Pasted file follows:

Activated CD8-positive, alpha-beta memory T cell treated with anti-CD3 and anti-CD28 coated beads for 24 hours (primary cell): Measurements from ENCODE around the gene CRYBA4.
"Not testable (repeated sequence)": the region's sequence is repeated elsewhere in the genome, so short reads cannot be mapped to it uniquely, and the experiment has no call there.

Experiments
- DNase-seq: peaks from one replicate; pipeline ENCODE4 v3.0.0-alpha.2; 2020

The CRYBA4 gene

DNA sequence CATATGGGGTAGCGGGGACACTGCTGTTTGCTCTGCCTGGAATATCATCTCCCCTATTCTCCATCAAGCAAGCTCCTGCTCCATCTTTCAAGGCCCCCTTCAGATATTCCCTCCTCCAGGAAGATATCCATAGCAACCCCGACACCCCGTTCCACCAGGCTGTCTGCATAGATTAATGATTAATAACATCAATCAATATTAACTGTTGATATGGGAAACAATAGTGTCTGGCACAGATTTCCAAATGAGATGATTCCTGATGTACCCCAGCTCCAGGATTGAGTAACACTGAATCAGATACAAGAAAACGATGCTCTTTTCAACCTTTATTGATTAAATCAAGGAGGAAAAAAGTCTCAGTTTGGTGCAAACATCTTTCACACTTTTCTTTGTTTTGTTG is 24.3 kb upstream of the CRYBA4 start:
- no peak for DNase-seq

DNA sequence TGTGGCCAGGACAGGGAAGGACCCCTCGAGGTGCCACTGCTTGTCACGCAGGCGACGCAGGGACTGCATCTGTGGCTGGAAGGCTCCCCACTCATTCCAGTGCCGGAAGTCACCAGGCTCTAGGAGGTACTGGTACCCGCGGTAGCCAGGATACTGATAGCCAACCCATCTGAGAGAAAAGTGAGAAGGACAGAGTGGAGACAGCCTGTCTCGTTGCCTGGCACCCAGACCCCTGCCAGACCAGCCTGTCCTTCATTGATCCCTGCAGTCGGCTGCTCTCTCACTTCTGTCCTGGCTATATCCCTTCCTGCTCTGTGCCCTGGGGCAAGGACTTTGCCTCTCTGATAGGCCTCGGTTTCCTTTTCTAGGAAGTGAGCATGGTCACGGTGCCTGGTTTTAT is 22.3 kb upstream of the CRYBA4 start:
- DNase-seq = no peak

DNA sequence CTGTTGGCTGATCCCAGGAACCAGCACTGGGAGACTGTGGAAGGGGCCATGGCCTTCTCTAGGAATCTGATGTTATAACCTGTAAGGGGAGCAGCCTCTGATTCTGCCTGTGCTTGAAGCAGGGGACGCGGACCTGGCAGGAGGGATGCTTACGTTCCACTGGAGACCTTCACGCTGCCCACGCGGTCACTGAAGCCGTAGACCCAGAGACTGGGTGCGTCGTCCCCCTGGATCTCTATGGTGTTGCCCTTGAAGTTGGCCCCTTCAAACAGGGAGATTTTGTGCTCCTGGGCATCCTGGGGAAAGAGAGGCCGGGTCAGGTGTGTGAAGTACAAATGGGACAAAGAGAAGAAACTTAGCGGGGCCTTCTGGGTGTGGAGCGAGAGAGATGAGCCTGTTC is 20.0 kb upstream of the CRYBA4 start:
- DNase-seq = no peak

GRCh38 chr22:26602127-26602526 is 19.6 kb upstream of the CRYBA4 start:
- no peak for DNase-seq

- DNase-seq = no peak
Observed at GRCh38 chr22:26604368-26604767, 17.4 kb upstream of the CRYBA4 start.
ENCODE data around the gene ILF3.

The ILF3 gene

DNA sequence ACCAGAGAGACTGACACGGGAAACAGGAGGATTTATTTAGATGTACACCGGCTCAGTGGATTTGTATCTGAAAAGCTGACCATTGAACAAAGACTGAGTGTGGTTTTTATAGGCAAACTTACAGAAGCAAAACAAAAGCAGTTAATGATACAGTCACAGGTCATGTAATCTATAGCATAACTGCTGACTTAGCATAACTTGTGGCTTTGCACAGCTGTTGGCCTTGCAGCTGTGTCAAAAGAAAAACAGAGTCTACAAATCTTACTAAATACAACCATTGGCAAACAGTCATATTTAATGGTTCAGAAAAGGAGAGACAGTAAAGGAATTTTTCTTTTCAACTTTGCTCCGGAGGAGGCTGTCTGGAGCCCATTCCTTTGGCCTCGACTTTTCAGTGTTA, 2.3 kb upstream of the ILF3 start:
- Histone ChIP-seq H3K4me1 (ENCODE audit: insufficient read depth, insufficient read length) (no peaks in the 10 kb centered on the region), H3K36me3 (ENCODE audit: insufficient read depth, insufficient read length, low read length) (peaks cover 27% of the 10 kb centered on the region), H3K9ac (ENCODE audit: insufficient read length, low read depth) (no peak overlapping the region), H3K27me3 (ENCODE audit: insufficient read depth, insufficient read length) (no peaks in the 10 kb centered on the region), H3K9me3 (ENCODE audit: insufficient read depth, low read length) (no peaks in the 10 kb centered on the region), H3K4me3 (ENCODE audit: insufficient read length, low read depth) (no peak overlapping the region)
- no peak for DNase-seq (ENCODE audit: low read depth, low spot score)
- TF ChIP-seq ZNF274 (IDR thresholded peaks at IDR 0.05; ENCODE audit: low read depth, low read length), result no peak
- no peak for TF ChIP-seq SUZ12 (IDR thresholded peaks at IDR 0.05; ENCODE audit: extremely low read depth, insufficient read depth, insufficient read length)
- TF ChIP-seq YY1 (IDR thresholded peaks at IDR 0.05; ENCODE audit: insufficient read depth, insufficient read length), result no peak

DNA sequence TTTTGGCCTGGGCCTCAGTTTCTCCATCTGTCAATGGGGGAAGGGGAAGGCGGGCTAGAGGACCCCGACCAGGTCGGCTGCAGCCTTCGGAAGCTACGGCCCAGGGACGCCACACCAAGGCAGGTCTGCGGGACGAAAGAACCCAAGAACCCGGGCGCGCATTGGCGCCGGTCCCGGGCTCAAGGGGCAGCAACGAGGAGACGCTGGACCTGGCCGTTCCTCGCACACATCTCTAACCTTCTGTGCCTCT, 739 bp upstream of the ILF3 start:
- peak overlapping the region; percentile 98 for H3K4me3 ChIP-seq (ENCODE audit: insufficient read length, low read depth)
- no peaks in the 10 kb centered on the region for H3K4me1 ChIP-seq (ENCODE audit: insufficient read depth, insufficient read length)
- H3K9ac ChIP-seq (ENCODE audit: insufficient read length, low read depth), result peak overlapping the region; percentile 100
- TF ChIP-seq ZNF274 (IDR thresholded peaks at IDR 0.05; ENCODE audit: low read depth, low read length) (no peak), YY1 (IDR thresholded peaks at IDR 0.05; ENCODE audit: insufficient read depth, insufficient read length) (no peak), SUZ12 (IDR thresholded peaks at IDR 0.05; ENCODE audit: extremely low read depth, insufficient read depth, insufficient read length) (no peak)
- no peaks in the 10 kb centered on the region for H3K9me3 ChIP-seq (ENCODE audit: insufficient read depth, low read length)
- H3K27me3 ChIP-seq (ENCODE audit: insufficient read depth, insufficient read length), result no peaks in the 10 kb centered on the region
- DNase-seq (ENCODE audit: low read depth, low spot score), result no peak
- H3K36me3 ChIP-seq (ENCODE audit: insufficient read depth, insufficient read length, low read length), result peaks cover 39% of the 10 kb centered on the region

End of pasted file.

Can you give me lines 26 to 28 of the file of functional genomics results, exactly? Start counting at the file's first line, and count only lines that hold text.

- no peaks in the 10 kb centered on the region for H3K4me1 ChIP-seq (ENCODE audit: insufficient read depth, insufficient read length)
- H3K9ac ChIP-seq (ENCODE audit: insufficient read length, low read depth), result peak overlapping the region; percentile 100
- TF ChIP-seq ZNF274 (IDR thresholded peaks at IDR 0.05; ENCODE audit: low read depth, low read length) (no peak), YY1 (IDR thresholded peaks at IDR 0.05; ENCODE audit: insufficient read depth, insufficient read length) (no peak), SUZ12 (IDR thresholded peaks at IDR 0.05; ENCODE audit: extremely low read depth, insufficient read depth, insufficient read length) (no peak)